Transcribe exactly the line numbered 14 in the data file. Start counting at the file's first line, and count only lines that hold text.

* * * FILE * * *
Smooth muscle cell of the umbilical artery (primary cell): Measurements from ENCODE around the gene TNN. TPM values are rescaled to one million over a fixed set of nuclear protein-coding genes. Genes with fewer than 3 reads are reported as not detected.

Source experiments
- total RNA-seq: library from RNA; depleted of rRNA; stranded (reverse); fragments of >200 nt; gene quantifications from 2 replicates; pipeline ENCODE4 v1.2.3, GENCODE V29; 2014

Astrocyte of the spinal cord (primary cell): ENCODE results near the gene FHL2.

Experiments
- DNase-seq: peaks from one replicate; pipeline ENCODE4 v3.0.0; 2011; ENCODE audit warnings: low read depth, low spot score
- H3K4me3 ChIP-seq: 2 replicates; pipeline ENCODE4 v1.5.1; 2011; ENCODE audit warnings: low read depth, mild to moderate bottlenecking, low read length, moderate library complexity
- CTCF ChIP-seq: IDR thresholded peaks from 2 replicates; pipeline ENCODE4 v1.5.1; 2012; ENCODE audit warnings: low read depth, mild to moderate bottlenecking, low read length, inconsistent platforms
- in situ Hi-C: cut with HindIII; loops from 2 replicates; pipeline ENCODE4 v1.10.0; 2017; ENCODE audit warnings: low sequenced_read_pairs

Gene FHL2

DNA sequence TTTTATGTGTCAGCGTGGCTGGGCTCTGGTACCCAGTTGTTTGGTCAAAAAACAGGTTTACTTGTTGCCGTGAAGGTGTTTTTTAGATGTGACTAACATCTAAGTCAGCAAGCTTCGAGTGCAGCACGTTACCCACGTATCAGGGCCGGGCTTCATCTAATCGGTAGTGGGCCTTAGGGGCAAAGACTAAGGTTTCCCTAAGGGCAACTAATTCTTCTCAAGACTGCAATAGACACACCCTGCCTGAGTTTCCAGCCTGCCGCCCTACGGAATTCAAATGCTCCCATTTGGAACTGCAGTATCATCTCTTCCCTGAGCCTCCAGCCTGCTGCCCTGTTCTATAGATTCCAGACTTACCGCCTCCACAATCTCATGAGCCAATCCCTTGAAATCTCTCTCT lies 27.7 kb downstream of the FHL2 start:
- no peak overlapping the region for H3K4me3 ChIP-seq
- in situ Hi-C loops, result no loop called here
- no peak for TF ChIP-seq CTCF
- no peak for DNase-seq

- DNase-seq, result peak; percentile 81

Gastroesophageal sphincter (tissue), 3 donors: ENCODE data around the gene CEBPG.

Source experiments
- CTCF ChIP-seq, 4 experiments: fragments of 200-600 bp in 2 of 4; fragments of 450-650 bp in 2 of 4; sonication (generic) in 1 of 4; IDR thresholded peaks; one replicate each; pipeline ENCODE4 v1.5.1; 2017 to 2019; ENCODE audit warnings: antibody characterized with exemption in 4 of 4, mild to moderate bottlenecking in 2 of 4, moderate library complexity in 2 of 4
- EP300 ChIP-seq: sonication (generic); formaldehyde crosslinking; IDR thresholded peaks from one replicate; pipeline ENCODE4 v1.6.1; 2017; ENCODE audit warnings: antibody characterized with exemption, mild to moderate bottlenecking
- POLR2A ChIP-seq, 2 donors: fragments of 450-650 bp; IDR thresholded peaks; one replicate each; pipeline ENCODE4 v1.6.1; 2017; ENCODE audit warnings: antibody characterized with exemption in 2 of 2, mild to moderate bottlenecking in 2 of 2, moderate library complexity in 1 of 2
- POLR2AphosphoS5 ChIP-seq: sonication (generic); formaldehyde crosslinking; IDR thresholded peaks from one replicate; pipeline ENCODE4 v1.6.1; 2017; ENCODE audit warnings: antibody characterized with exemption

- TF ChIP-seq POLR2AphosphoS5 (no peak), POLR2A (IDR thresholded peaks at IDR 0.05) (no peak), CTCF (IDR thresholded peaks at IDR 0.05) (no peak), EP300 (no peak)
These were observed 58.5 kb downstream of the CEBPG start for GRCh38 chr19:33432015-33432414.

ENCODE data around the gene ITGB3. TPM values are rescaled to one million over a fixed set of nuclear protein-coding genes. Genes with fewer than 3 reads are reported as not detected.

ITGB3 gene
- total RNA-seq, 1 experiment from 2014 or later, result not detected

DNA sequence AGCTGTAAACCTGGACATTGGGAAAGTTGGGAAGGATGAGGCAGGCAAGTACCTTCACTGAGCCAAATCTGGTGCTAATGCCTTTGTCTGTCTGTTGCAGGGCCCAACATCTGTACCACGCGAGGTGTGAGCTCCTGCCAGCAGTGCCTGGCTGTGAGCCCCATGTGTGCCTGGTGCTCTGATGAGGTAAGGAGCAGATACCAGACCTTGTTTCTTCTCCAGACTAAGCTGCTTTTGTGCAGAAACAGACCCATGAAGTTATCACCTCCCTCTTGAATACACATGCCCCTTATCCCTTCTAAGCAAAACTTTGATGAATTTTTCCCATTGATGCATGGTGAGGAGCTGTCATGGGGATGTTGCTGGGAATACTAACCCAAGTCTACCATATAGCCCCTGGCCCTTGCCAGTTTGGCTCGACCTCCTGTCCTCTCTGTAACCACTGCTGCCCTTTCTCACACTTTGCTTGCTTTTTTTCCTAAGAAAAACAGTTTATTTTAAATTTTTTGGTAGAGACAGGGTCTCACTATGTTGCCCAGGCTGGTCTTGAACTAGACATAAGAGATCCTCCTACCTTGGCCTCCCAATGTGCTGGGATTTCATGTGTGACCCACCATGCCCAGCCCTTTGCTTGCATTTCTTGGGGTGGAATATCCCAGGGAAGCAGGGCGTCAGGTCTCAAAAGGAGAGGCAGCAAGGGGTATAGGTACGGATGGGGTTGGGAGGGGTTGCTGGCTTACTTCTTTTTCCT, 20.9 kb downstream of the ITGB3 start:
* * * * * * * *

- no peak for TF ChIP-seq CTCF